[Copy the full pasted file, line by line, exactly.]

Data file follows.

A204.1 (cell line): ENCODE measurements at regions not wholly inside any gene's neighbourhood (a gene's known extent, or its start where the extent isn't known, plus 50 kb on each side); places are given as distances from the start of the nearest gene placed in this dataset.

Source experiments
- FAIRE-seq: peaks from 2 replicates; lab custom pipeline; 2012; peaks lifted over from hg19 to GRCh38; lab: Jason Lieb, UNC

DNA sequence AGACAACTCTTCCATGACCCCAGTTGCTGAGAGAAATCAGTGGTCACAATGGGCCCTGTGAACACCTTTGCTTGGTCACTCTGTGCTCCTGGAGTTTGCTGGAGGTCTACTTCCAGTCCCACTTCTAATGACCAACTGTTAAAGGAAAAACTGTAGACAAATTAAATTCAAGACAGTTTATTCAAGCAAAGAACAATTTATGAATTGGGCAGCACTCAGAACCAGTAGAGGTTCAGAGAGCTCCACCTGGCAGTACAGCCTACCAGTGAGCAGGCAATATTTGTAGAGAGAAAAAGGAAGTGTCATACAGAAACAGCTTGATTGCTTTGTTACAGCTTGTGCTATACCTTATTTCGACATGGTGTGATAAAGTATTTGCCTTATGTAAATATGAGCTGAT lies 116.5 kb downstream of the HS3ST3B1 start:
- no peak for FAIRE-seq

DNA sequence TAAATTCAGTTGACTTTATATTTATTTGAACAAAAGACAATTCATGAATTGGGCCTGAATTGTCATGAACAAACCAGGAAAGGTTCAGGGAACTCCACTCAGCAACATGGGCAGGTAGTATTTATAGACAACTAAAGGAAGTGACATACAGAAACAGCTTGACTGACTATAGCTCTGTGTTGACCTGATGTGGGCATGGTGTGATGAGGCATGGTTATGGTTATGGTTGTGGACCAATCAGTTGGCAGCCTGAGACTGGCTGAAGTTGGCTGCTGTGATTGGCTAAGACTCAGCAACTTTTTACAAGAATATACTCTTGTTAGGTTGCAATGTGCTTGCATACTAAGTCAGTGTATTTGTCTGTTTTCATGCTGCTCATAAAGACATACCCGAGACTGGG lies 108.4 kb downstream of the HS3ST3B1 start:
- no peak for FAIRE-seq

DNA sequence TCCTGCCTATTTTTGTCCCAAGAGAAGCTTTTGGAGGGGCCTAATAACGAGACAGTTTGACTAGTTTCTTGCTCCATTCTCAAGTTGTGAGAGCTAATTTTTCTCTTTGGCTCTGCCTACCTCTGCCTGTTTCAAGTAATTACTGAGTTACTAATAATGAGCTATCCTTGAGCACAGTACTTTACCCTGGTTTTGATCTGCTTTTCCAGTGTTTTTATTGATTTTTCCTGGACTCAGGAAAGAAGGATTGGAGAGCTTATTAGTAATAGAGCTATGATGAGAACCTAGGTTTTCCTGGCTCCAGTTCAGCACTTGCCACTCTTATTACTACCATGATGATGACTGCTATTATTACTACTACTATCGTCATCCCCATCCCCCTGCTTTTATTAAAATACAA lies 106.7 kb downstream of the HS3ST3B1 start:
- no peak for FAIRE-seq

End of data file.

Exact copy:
A204.1 (cell line): ENCODE measurements at regions not wholly inside any gene's neighbourhood (a gene's known extent, or its start where the extent isn't known, plus 50 kb on each side); places are given as distances from the start of the nearest gene placed in this dataset.

Source experiments
- FAIRE-seq: peaks from 2 replicates; lab custom pipeline; 2012; peaks lifted over from hg19 to GRCh38; lab: Jason Lieb, UNC

DNA sequence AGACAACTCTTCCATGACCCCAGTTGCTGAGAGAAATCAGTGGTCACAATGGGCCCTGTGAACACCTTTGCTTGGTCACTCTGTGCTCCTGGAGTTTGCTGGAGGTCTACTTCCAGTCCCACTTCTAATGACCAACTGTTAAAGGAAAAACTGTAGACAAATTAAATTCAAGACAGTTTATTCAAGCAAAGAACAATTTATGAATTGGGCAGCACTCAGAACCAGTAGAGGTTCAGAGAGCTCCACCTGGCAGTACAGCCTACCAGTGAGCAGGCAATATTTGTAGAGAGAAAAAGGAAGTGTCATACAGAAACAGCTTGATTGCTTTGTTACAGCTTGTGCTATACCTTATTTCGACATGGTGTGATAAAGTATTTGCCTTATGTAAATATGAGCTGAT lies 116.5 kb downstream of the HS3ST3B1 start:
- no peak for FAIRE-seq

DNA sequence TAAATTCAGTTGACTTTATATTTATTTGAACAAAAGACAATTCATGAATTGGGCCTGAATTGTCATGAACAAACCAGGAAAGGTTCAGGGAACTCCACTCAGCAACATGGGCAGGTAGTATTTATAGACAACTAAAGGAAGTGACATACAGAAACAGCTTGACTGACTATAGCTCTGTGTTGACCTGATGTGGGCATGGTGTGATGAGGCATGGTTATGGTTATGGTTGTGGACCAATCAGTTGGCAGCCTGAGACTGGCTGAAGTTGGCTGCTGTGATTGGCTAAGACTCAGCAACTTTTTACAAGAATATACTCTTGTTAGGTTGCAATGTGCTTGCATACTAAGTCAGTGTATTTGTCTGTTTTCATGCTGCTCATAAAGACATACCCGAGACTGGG lies 108.4 kb downstream of the HS3ST3B1 start:
- no peak for FAIRE-seq

DNA sequence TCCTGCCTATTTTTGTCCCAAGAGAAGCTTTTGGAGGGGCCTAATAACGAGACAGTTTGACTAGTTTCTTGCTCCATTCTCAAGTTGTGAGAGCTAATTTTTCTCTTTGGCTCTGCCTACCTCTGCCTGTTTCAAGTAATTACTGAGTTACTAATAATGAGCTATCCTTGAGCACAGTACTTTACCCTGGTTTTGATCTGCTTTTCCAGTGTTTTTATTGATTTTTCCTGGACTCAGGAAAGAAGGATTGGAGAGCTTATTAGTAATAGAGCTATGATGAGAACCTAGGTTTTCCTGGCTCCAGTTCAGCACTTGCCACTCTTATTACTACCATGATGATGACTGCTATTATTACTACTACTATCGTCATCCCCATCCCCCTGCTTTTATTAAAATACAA lies 106.7 kb downstream of the HS3ST3B1 start:
- no peak for FAIRE-seq